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8 Pitchers Dominating the NCAA

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With the conclusion of the 2014 NCAA College World Series, it’s time to take a look at some of the most dominating men’s baseball and women’s softball pitchers from the season. These fine men and women have excelled in both performance and leadership. Each and everyone one of these athletes have shown they are ready to advance and succeed at the next level. Here is a look at the 8 most dominating pitchers for the 2014 season..

Men’s Baseball

1. Ben Wetzler (Sr. – Oregon State) – In his four years at Oregon State, Wetzler compiled a career record of 36-7. His senior year was his best as he led the nation in ERA at 0.78 with a record of 12-1. Wetzler started off the 2014 season with an 11 game suspension due to some NCAA violations related to his 2013 draft experience. He then led his Oregon ducks to a fine 45-14 record. Despite his great career numbers, Wetzler was only drafted in the 9th round by the Miami Marlins.

2. Sean Newcomb (Jr. – Hartford) – After two mediocre years, Newcomb certainly came to life in 2014 posting a record of 8-2 with an ERA of 1.25. He ended up the season ranked 2nd in the nation in “Strikeouts Per Nine Innings”. With a fastball that consistently hits 94-95 on the radar (sometimes hitting the 100 MPH mark), Newcomb was selected as the 15th overall pick by the Los Angeles Angels.

preston3. Preston Morrison (Jr. – TCU) – After an amazing junior season, Morrison was name Big-12 Pitcher of the Year and a 2nd team All-American. He finished the year with a 9-4 record and a 1.32 ERA. He also ended up ranked 3rd in all of college baseball for innings pitched with 129 1/3. Even though he has a career record of 25-9 and an ERA of 1.62, he was completely overlooked in the 2014 draft.

4. Aaron Nola (Jr. – LSU) – LSU entered the season with high expectations to compete for a National championship due to Nola’s arm. He certainly did his part. For the second season in a row, Nola stymied NCAA hitters while compiling a 11-1 season with a 1.47 ERA. He was ranked 3rd in the NCAA in strikeouts with 134. For the last two seasons, he has gone 23-2 with a 1.49 ERA. Nola is a 2-time All-American and should be able to amass wins at the next level. He was drafted by the Philadelphia Phillies with the 7th overall pick.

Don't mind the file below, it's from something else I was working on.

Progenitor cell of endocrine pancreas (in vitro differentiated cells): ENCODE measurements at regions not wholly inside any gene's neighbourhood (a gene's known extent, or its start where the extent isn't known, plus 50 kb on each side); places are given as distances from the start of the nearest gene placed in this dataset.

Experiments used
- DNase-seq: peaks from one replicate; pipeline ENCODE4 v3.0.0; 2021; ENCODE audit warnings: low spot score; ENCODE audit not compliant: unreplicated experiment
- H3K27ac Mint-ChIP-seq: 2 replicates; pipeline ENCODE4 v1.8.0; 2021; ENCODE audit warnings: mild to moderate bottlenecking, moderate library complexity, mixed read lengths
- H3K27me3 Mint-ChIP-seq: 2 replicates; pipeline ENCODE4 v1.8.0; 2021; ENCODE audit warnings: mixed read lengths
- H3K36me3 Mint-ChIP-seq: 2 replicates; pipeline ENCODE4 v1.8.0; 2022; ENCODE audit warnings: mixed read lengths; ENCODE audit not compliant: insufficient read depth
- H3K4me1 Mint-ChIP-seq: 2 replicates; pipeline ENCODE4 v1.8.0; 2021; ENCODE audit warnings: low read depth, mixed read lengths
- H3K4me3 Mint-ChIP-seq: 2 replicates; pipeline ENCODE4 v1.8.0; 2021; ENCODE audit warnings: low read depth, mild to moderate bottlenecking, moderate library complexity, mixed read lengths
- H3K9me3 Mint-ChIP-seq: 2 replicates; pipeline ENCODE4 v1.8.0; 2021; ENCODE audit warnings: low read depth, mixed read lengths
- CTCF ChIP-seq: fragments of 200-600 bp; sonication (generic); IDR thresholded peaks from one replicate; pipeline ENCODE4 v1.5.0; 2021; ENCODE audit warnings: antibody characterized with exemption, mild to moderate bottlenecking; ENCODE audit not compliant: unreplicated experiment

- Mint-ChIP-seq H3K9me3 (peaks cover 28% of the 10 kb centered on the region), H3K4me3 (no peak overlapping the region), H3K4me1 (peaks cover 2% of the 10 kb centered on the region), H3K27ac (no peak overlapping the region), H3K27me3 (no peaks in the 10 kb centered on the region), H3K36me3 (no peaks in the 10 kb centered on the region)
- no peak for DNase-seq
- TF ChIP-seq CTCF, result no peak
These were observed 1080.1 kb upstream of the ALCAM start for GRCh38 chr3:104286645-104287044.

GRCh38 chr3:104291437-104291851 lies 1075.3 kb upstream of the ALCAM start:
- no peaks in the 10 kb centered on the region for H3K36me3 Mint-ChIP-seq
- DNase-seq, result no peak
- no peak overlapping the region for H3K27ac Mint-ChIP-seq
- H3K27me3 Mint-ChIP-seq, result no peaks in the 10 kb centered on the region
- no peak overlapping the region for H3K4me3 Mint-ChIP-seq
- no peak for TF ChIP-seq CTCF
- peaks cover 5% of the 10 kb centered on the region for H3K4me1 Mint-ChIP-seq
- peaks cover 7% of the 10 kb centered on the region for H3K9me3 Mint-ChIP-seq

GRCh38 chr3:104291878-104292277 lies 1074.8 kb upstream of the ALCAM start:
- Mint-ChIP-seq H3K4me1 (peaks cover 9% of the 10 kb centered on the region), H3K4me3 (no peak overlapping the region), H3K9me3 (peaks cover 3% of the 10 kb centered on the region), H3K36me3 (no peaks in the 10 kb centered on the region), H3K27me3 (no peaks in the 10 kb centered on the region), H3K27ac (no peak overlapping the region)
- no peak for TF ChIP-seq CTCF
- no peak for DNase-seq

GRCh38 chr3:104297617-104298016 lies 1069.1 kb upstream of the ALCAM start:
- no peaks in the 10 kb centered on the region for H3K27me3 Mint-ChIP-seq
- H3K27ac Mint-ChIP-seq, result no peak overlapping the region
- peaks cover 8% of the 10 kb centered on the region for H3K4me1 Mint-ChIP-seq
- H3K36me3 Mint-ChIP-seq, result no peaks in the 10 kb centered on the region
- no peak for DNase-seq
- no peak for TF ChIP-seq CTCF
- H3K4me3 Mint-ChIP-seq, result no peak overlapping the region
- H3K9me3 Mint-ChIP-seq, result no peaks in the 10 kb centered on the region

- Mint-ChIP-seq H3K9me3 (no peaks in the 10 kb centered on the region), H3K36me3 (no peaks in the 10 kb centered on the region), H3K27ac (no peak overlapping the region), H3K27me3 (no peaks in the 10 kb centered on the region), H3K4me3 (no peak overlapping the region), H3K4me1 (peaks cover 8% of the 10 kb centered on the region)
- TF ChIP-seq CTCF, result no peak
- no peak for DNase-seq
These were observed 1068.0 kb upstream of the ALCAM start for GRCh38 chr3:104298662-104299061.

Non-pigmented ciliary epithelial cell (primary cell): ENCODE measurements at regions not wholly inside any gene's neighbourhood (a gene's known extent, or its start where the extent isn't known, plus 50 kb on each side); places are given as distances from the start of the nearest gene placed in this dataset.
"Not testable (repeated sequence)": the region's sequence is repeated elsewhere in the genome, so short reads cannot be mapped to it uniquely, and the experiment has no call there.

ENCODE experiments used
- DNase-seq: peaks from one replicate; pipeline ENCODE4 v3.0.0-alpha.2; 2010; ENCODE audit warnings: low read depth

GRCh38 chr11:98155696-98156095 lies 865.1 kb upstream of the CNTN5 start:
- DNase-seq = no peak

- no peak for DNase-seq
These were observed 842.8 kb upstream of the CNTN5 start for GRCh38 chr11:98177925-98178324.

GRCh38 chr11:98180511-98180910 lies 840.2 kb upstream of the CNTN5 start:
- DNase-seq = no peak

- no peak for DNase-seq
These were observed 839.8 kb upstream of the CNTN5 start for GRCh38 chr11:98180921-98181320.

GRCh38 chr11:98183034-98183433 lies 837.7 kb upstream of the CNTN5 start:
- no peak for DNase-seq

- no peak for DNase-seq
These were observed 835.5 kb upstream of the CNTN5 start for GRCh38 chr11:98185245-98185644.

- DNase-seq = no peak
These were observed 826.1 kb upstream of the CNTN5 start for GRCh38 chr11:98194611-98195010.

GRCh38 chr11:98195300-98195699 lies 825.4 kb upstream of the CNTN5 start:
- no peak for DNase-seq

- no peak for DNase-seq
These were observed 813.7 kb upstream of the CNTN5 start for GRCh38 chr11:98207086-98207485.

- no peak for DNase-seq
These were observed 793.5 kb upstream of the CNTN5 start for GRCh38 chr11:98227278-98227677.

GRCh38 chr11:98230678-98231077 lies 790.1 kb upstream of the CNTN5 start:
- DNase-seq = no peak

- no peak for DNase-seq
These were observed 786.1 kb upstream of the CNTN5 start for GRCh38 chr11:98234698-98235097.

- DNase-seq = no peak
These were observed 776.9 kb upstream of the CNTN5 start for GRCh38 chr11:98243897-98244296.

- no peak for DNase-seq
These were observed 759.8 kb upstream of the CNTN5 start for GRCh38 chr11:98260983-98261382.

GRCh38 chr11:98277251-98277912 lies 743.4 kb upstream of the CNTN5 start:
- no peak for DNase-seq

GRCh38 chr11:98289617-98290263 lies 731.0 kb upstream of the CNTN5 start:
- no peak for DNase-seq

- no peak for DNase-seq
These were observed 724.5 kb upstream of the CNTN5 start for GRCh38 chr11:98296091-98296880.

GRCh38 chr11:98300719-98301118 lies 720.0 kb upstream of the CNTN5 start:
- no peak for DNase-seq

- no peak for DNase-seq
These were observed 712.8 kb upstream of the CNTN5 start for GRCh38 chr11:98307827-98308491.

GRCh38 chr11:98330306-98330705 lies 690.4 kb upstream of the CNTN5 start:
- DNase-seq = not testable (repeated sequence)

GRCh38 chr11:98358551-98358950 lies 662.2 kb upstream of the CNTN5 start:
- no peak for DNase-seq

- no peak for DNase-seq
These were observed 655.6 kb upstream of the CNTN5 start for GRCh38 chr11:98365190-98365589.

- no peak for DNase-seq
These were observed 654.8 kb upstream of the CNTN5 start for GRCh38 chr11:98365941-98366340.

Women’s Softball

1. Hannah Campbell (Sr. – South Alabama) – After a promising junior season, hannahcampbellCampbell used that experience and exploded on the scene in her senior year. She compiled an excellent 18-6 record from 25 starts while finishing 2nd in Division I with a 0.95 ERA. Her control was amazing as she also finished with the 5th best “Walks per Nine Innings”. She was a big part of an incredible South Alabama pitching staff that led the nation in ERA at 1.29.

2. Lacey Waldrop (Jr. – Florida State} – Waldrop turned a solid 2013 foundation set into an All-American season in this, just her junior year. She dominated from beginning to end, finishing 1st in Division I in victories (38) and 3rd in ERA (1.13). Watch out for this amazing talent next year. With 81 wins already in the bank, Waldrop will be looking to make an assault on Florida State’s record book next season.

3. Aimee Creger (Sr. – Tulsa) – In 2014, Creger proved to be un-hitable and nearly unbeatable. She amassed 354 Ks in only 215 innings while compiling a record of 29-2. She led all of college softball in strikeouts and was third in shutouts with 13. Creger finishes her career at Tulsa with a 96-18 win/loss record, an ERA of 1.40 and 1,079 strikeouts.

4. Farish Beard (Jr. – South Alabama) – As the other part of South Alabama’s two-headed pitching monster, Beard finished the season with a 22-7 record and an ERA of 1.23, good enough to be ranked #6 in women’s softball. She also recorded 224 strikeouts. She finished the season ranked 5th in “Hits Allowed per Seven Innings”. She now has a strong foundation and her win total should increase next year due to Campbell’s graduation.

Summary
Article Name
8 Pitchers Dominating the NCAA
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It is not very often that the NCAA's top pitchers all come from teams that did not win a National championship. That fact is a testament to the amazing talent that exists throughout all of college baseball/softball. All of these athletes figure to land somewhere on a professional team in the years to come.
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